With 52 – A Tale of Loneliness, Patton Oswalt’s affinity for marine characters might be considered a legitimate subject of discourse. Where Pinky Penguin, and the actor’s general career, has reigned the comedy arena, writer-director Johnny DePalma’s animated short is full of heart. DePalma takes the story of the lonely 52-Hertz whale, known simply as 52, spinning it into a poetic 4-minute short, where 52 is a childlike character, exhibiting dejection and joyous wonder in equal measure.
The narrative focuses itself on 52’s inner world, exploring it as a passenger on his wholesome ride, keeping pace with Oswalt’s recitation. As a result, there is rarely a dull moment or lull in the story. Its animation is a mix of modern styles and ye olde Disney, with a lot of rootless blue in the background.
Unequivocally, the film belongs to Oswalt, whose voicing of 52 forms the very backbone of the film. 52 is the only speaking character, darting and sliding through the greenery, treating the entire ocean as one big home, his home, and all sea life as his family. In that sense, 52 can perhaps be seen as the oddball in a large family, something of a Kevin McCallister, but without the bite. Because 52 is drawn as an endearing, star-gazing, dreaming sweet child; Oswalt never falters.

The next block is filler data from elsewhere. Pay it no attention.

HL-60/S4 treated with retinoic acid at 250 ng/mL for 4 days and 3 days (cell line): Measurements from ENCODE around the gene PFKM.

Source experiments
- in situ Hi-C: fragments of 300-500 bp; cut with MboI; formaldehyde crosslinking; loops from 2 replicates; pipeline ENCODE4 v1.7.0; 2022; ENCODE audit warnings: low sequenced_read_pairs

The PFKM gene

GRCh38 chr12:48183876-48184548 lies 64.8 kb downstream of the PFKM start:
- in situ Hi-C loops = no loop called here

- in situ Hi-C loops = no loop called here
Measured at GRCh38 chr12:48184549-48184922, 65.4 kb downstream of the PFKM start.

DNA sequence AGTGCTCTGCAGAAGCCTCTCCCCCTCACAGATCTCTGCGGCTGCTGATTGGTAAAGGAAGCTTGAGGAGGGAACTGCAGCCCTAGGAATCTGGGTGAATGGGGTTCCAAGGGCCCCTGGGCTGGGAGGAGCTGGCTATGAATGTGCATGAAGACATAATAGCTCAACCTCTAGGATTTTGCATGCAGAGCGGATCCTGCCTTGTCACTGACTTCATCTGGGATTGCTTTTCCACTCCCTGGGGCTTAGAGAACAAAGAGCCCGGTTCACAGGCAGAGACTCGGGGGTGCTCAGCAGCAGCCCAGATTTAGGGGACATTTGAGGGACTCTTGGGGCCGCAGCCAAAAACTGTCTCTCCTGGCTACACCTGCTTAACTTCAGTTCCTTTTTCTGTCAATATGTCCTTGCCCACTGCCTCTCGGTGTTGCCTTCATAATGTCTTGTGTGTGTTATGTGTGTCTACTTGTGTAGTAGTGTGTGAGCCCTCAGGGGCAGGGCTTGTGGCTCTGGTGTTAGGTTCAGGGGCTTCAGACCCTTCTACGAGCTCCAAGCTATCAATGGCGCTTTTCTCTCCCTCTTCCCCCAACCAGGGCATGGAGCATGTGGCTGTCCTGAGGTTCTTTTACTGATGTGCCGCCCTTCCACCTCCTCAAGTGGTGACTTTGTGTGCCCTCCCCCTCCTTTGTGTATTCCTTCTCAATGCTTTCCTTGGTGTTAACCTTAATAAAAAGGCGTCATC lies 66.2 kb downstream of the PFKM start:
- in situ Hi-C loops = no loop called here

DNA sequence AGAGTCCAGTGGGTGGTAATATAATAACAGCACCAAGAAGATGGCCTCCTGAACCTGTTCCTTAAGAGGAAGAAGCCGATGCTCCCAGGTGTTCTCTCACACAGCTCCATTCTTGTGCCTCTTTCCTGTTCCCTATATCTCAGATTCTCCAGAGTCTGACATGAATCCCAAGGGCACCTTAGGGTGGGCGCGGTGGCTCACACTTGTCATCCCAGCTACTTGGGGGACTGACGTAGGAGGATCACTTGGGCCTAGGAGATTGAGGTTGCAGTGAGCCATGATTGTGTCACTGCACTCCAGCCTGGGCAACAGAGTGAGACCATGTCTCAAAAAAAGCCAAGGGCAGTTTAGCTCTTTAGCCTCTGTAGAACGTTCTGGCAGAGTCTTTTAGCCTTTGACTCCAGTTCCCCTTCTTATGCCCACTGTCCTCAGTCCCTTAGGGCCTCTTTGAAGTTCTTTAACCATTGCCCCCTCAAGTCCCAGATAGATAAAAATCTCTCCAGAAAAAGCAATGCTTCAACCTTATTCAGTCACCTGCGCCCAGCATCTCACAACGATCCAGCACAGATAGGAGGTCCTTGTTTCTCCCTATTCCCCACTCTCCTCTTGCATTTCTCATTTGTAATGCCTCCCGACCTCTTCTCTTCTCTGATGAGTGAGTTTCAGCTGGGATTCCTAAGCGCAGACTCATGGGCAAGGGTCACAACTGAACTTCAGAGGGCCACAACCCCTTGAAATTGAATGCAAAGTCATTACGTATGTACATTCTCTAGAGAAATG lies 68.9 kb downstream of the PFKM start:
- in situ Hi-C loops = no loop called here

Heavy on the spoken word, the film features music in subtle tones, but its swelling close makes for the perfect showstopper for this wistful, adorable spin on the world’s loneliest whale, easily giving Disney a run for its money.#ShortFilmReview: 52 – A Tale Of Loneliness: A whale can dream. Click To Tweet